What Works for Me
Margaret E. Davis (firstname.lastname@example.org) is a respiratory polio survivor who uses noninvasive nasal ventilation at night and mouth intermittent positive pressure ventilation during the day.
"We live in central Arkansas where tornadoes are common; being without power is a given. We have a large gasoline generator at home. It will power my ventilator and my husbandxs bilevel unit and a few other appliances for eight hours before we need to refill it. I can easily start it myself by turning a key. Our van has an inverter hardwired to an auxiliary battery with two outlets. I can charge my wheelchair battery and my HT50® (Newport Medical Instruments) at the same time without any problems. At night, I use a Gold Seal® nasal mask (Respironics, Inc.), with the HT50. During the day, I use a mouthpiece with the HT50. My husband, diagnosed with central sleep apnea, uses the KnightStar®335 bilevel (Puritan Bennett) with a Profile® Lite nasal mask from Respironics, Inc..
Paul Kahn (email@example.com) is editor of Disability Issues, a quarterly publication of the Community Information Network for Individuals with Disabilities, Boston, Massachusetts. Paul is a ventilator user due to centronuclear myopathy.
"I have two PLV-100 ventilators that my home care company provides. I keep one by my bed. It is plugged into the house current. The other sits on a tray on the back of my wheelchair. It is powered by an external battery underneath the chair. My apartment building has an emergency generator that kicks in when the electricity goes out. It supplies current to certain public areas of the building. There is an outlet for the generator down the hall from my apartment. When the electricity goes out, I plug a long extension cord into that outlet and connect it to a power strip. Then I plug my bedside ventilator into the power strip.
"For my wheelchair ventilator, I rely on its internal battery to take over if the external battery fails. The internal battery will power the ventilator for close to two hours. I also have an Ambu® bag that I take with me whenever I'm away from home. I also have two suction machines. One is stationary and like my bedside ventilator, can be connected to the house current or the emergency generator. The other is portable and has a battery that I recharge regularly."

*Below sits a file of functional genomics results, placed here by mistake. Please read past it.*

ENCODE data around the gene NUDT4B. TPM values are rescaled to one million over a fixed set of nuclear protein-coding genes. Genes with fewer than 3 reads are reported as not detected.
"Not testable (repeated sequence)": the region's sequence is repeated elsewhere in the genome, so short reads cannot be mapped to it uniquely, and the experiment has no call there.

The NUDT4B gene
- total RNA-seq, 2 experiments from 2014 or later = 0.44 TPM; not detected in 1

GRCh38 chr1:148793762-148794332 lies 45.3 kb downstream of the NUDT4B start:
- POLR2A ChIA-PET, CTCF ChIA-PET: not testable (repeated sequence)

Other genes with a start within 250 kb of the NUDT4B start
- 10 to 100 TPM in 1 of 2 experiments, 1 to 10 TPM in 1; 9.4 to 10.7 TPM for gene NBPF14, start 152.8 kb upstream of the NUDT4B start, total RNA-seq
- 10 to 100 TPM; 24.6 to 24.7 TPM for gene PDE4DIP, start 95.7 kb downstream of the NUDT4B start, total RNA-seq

Bipap mouth dryness ...
Another solution from Dot P. ... "A gel-like substance called Oral-Balance is available without subscription. It comes in a toothpaste-type tube and, when mouth dryness occurs, a small amount squeezed on the tongue works well."
Another solution from Larry B. .... "What takes care of the dryness problem for me is a simple swig of water AFTER my BiPAP is put on at night, and just before I drift off to sleep."
The American Sleep Apnea Association (www.sleepapnea.org) publishes many education bulletins about sleep apnea. Two of them are also useful for people with neuromuscular disease who use assisted ventilation via a facial or nasal mask to help them breathe. The information on "Choosing a Mask and Headgear" is helpful (www.sleepapnea.org/resources/pubs/mask.htm). In general people with neuromuscular disease use bilevel units rather than CPAP units, but some people with neuromuscular disease may also have sleep apnea and the bulletin "Choosing a CPAP Machine" is helpful. (www.sleepapnea.org/resources/pubs/cpap.htm).